After the revolt of 1857, the British government have had apprehension about any revolt or mutiny against their repressive government. They started stifling all such voices which were being raised against their tyrannical policies. Meanwhile the time came for unification of criminal laws and finally Indian Penal Code came into effect in 1860 with a set of penal provisions. Interestingly, the provision of Sedition, which was in the draft given by Thomas Macaulay, was not primarily included in the IPC 1860. But later on it was added through an amendment in 1870 which provides that “whoever, by words, either spoken or written, or by signs, or by visible representation, or otherwise, brings or attempts to bring into hatred or contempt, or excites or attempts to excite disaffection towards, the Government [established by law] in [India], shall be punished…”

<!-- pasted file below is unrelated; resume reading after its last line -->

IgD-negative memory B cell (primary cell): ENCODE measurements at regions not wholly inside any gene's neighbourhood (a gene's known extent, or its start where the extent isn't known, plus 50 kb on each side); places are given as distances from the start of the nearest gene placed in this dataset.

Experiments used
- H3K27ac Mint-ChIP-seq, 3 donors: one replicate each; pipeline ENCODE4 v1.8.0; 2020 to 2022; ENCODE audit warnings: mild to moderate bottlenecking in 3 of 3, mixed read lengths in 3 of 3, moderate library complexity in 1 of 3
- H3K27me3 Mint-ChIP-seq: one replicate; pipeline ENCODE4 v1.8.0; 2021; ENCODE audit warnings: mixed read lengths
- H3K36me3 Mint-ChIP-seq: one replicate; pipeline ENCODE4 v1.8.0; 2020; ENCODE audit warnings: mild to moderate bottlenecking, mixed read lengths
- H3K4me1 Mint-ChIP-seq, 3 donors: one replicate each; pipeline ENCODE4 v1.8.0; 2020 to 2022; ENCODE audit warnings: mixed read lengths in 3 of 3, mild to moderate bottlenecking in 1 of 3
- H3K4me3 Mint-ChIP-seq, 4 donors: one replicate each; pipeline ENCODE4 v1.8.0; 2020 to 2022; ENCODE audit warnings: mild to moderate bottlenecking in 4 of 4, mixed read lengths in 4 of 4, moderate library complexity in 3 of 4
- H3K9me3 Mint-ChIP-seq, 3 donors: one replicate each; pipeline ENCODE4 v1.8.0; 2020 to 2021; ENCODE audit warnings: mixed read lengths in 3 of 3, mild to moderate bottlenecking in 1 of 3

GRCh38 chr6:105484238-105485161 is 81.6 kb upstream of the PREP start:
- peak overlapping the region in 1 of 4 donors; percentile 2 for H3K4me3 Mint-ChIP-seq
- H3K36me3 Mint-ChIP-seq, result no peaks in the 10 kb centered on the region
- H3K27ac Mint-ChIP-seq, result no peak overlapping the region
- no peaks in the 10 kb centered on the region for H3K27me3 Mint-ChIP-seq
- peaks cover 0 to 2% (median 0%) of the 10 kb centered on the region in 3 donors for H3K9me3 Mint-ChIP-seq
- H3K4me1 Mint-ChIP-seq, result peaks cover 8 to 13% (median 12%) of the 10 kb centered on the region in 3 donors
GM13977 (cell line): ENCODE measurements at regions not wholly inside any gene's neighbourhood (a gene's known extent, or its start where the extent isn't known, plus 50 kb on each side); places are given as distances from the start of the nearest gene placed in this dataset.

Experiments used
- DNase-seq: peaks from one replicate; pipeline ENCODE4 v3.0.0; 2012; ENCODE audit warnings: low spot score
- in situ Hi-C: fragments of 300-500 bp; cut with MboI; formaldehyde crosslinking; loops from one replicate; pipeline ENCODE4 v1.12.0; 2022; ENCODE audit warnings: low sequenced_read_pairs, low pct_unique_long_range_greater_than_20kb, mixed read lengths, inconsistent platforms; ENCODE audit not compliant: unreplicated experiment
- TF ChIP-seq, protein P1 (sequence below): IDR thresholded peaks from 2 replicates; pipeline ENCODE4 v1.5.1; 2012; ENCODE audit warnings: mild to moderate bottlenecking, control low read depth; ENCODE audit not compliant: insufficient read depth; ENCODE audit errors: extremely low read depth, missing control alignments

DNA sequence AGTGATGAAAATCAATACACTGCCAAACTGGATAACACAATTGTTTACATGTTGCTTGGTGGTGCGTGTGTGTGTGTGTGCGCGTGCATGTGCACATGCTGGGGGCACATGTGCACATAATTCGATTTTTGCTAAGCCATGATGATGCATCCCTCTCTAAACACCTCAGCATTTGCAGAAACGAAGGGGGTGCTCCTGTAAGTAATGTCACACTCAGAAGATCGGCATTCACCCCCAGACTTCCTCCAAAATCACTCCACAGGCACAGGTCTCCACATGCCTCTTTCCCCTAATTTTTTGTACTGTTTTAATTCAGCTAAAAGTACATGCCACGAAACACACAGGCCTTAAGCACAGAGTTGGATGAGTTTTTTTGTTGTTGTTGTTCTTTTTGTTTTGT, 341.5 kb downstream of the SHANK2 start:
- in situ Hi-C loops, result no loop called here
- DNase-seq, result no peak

The word of the provision itself expresses its purpose which is to suppress anti-colonial voices of freedom movement and for that, the penal law was used against various nationalist leaders who consistently fought for their freedom. Most notably among them were Bal Gangadhar Tilak and Mahatma Gandhi.

The Constituent Assembly, while drafting a very dramatic balance between the right to freedom of speech and expression and its restrictions, took Sedition law into account very seriously. At the outset, the drafted Constitution included ‘Sedition’ as a restriction to the freedom of speech. But, in the final draft, it was removed from the list of restriction under Article 19(2) and remained as a vicious penal provision.

Sedition Law Into the Sphere of Independent India